The base station 20 in Fig. 1 is positioned close to a main road on which cars 30 are driving. Of course, other vehicles may also drive on the road. In the terminology of LTE, a mobile terminal corresponds to user equipment UE which allows a user to access network services, connecting to the UTRAN or E-UTRAN via the radio interface. Typically, such user equipment corresponds to a smart phone. Of course, mobile terminals are also used in the cars 30 or in other vehicles. The cars 30 are equipped with an on-board unit 31. This on-board unit 31 corresponds to a LTE communication module with which the vehicle can receive mobile data and can send such data.
More generally, the Evolved Universal Terrestrial Radio Acess Network E-UTRAN of LTE consists of a plurality of eNodeBs, providing the E-UTRA user plane (PDCP/RLC/MAC/PHY) and control plane (RRC) protocol terminations towards the UE. The eNodeBs are interconnected with each other by means of the so-called X2 interface. The eNodeBs are also connected by means of the so-called S1 interface to the EPC (Evolved Packet Core), more specifically to the MME (Mobility Management Entity) by means of the S1-MME and to the Serving Gateway (S-GW) by means of the S1-U interface.
From this general architecture Fig. 1 shows that eNodeB 20 is connected to the EPC 40 via the S1 interface and that EPC 40 is connected to the Internet 10. The S1 interface may be reduced to practice with wireless communication technology such as with the help of microwave radio communication by means of directional antennas or wired communication technology based on fiber cables.
The various interfaces of the LTE network architecture are standardized. It is particularly referred to the various LTE specifications which are publicly available.
Fig. 2 shows the typical scenario where a plurality of vehicles 30V and 30T are driving on a road. Also shown are two base stations 20V and 20T serving the depicted section of the road; i.e. the vehicles 30V are served by base station 20V and the vehicles 30T are served by base station 20T.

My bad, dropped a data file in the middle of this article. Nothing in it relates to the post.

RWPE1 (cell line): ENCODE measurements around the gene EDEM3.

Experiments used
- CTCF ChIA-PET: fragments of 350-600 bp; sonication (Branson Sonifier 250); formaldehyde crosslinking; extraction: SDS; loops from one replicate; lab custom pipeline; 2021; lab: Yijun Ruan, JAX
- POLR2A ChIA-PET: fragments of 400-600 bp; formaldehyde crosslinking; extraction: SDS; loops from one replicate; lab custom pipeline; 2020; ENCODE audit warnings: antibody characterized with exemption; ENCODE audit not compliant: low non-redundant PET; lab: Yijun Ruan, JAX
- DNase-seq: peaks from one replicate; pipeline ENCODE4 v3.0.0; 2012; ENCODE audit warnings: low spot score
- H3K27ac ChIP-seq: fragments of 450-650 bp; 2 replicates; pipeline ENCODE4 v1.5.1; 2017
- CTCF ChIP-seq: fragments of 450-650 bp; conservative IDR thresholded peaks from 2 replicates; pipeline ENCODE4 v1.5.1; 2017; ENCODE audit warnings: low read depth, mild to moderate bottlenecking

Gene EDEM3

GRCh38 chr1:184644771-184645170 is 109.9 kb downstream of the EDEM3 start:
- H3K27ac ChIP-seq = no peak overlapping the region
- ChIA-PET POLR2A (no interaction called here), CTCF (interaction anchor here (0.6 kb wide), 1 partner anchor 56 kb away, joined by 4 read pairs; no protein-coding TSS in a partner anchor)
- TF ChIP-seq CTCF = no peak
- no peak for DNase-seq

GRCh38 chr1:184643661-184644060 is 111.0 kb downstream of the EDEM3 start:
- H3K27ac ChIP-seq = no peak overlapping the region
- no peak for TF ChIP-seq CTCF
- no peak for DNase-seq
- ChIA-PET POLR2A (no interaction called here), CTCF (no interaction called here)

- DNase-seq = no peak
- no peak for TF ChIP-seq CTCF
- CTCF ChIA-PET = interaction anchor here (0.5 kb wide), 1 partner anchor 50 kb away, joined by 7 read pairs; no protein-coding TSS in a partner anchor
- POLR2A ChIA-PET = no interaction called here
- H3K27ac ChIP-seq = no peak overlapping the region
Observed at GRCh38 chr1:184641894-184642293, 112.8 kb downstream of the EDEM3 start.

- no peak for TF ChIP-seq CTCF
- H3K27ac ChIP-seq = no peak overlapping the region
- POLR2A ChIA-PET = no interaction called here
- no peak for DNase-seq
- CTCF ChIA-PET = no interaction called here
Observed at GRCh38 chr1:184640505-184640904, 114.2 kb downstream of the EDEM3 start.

The today's situation for the LTE mobile communication system in Germany is that there are four providers V, T, E, O existing who have acquired their dedicated spectrum from the LTE frequency bands. All four providers serve vehicular devices based on the LTE-V standard. So in general, there could be even more base stations existing serving the same road section. For the four providers V, T, E, O four base stations would be sufficient to serve all the vehicles driving on the road section.
The conception according to a first embodiment of the invention is illustrated in Fig. 3. Under this concept, the resource allocation management is shifted from provider to provider.
At time t_0, provider V dedicates part of its resources to the V2V functionality. Provider V needs to inform the other providers which part (V2V) of its dedicated spectrum (V, T, E, O) is reserved for the direct communication among the participants from the plurality of providers. This would be done over the S1 interface, preferably. Provider V and all other providers T, E, O inform their associated vehicles about the availability of this spectrum. The resources dedicated to V2V functionality will be shared between the four providers which will in turn share their slice among their customers. Fig. 3 illustrates that the dedicated spectrum from provider V at time t_0 is divided into four portions V2V_V, V2V_T, V2V_E, V2V_O for the four providers V, T, E, O. At time t_0 no other provider is required to allocate resources for V2V communication from their own spectra. The resources in the dedicated spectrum V2V_V will be scheduled by the base station of provider V. The resources in the dedicated spectrum V2V_T will be scheduled by the base station of provider T. The resources in the dedicated spectrum V2V_E will be scheduled by the scheduler in the base station of provider E. The resources in the dedicated spectrum V2V_O will be scheduled by the scheduler in the base station of provider O.
At the next time step t_1, provider T will dedicate part of its spectrum to V2V functionality. Here, the dedicated spectrum from provider T at time t_1 is divided into four portions V2V_V, V2V_T, V2V_E, V2V_O for the four providers V, T, E, O.
At the next time step t_2, provider E will dedicate part of its spectrum to V2V functionality. Again, the dedicated spectrum from provider E at time t_2 is divided into four portions V2V_V, V2V_T, V2V_E, V2V_O for the four providers V, T, E, O.
Likewise, at the next time step t_3, provider O will dedicate part of its spectrum to V2V functionality. Here, the dedicated spectrum from provider T at time t_3 is divided into four portions V2V_V, V2V_T, V2V_E, V2V_O for the four providers V, T, E, O. As can be seen in Fig. 3 each provider may select on its own discretion which part of its spectrum will be allocated for V2V communication.